Started: October 14, 2015
Finished: Oct 17, 2015
Genre/*Category: YA Literature/Realistic Fiction/Mystery
Awards: GoodReads Choice 2014 Winner for Best YA Fiction Literature
Themes: Isolation vs Conformity, Relationships, Surviving
Rating: 5 Stars
Age/Interest Range: 8th grade and up
Cadence Sinclair is wealthy. Crazy wealthy. Her family owns an island. An ENTIRE island, with four huge homes and a full wait staff, located near Martha’s Vineyard. And her family spends the whole summer there…
That basic description is what kept me from reading this book over the last year. I did not want to read about privileged youth complaining about cell service and having self-centered conversations. I thought reading something like this would equate to watching an episode of Keeping Up With the Kardashians.
Well, I was wrong.
No one who recommended this read told me there would be dramatic/violent/mysterious tones, woven with narrative fiction, and dashes of prose. No one told me there would be literary connections to Wuthering Heights and fantastic short stories/allegories full of fantasy, myth, metaphors.
I was just told, “There’s an awesome twist.” But that alone just doesn’t do this read justice! I conclude there is far more to this novel than just “the twist.”
…However, that twist is perfectly done. PERFECTLY.
The whole story is told from Cadence’s perspective. By page 5 you get your first taste of the aforementioned gruesome dramatics. Cadence explains how she felt when her dad put his last suitcase in his car (because he is leaving her and her mother): “…[he] started the engine. Then he pulled out a handgun and shot me in the chest. I was standing on the lawn and I fell. The bullet hole opened wide and my heart rolled out of my rib cage and down into a flower bed. Blood gushed rhythmically from my open wound, then from my eyes, my ears, my mouth. It tasted like salt and failure.” Graphic and dramatic, spoken like a real teen!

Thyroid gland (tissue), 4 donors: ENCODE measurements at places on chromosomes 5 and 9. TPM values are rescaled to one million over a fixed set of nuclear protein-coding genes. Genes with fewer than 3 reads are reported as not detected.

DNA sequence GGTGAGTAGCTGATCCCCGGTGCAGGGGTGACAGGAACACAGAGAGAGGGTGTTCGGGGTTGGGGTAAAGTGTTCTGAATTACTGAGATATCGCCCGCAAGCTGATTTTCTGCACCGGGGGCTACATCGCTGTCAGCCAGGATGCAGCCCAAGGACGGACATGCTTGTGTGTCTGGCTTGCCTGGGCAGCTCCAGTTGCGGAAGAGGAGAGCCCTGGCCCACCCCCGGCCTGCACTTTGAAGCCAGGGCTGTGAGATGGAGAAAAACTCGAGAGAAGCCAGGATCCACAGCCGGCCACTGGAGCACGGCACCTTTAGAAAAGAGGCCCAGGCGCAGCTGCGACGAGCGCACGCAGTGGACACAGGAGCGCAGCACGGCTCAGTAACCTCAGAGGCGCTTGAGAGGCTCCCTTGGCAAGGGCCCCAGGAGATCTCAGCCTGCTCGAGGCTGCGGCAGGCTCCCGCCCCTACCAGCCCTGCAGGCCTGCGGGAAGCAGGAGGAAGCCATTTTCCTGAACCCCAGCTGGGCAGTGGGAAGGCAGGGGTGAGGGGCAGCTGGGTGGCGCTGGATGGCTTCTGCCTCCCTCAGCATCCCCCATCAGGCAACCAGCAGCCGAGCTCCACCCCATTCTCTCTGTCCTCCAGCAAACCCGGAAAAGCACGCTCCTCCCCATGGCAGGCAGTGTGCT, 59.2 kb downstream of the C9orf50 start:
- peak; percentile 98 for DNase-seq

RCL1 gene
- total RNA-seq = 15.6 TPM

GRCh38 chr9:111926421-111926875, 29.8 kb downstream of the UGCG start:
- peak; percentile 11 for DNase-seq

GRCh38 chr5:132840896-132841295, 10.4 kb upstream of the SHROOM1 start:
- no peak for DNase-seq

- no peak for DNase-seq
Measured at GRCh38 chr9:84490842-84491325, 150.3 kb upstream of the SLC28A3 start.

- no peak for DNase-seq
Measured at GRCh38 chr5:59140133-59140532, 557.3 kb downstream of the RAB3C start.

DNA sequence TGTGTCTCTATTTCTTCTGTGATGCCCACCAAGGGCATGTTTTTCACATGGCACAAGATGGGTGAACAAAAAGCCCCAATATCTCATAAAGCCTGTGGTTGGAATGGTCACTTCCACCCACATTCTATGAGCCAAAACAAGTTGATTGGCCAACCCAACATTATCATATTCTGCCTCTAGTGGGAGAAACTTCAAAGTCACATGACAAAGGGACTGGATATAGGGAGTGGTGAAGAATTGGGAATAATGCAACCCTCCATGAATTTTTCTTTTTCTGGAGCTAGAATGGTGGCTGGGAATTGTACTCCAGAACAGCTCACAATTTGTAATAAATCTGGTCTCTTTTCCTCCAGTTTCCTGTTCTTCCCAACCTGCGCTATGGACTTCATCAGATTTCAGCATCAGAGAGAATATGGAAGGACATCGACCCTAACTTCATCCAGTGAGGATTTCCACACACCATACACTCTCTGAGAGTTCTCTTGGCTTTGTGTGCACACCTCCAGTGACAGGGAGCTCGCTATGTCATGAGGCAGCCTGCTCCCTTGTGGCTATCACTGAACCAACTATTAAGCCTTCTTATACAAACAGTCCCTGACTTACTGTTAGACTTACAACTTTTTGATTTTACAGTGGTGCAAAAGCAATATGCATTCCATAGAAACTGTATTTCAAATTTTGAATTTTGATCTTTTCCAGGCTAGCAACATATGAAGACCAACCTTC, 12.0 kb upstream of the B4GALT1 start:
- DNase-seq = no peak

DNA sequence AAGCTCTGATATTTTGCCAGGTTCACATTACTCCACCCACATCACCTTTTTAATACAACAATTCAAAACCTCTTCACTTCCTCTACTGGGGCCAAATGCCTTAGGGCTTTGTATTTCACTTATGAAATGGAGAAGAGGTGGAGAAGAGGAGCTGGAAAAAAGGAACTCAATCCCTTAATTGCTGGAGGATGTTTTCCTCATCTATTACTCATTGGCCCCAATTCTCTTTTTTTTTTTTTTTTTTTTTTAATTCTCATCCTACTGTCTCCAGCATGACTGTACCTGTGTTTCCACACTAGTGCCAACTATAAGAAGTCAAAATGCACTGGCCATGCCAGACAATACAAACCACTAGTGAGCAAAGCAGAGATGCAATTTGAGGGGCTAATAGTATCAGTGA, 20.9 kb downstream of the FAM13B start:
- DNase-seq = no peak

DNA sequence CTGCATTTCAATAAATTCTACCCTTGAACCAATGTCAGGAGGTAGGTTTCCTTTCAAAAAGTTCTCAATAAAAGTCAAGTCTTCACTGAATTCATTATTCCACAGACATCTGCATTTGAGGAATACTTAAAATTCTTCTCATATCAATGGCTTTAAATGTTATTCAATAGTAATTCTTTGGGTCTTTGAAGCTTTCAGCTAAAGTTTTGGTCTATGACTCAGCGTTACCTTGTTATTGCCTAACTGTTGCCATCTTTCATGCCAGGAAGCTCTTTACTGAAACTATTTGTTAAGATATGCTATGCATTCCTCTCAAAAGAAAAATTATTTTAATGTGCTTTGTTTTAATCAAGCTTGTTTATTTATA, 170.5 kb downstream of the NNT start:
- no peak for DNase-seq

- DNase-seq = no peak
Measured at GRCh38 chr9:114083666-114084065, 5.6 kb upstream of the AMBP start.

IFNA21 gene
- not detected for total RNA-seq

Every summer Cadence’s maternal family escapes to the island. This year, Cady and her mother are running away from the pain of being left. However, this isn’t a linear story line… Out of the gate Cady is referring back to their 8th summer (aka. Summer eight), when Gat joined the original 3 older cousins, and the four of them are known as the Liars.
Gat is an aunt’s boyfriend’s nephew, and he is brought to the island to just simply offer his mother some help with watching over him. Gat is Indian, and this alone makes him very different from The Sinclair Family. Grandpa, the founding father of their family’s fortune, is the least welcoming of Gat. So when he walks in on Gat and Cady kissing during summer fifteen, a subtle comment takes the story line down a most mysterious, unfamiliar, and nonlinear road.
And I think it’s THAT crazy, interesting, and unexpected non-linear road that confines reviewers/recommend-ers to just defining this book as “having a great twist.” To say anymore is too difficult!
All I CAN say is this: Suspense drives this unique story…and Lockhart’s great writing is the fuel.
Overall Literary Merit: Moderate to High
Classroom Possibilities: A must-have for high school library and classroom library shelves! Lockhart’s YA writing is engaging and DIFFERENT. This style could be studied and/or used as an example/model in any high school ELA classroom.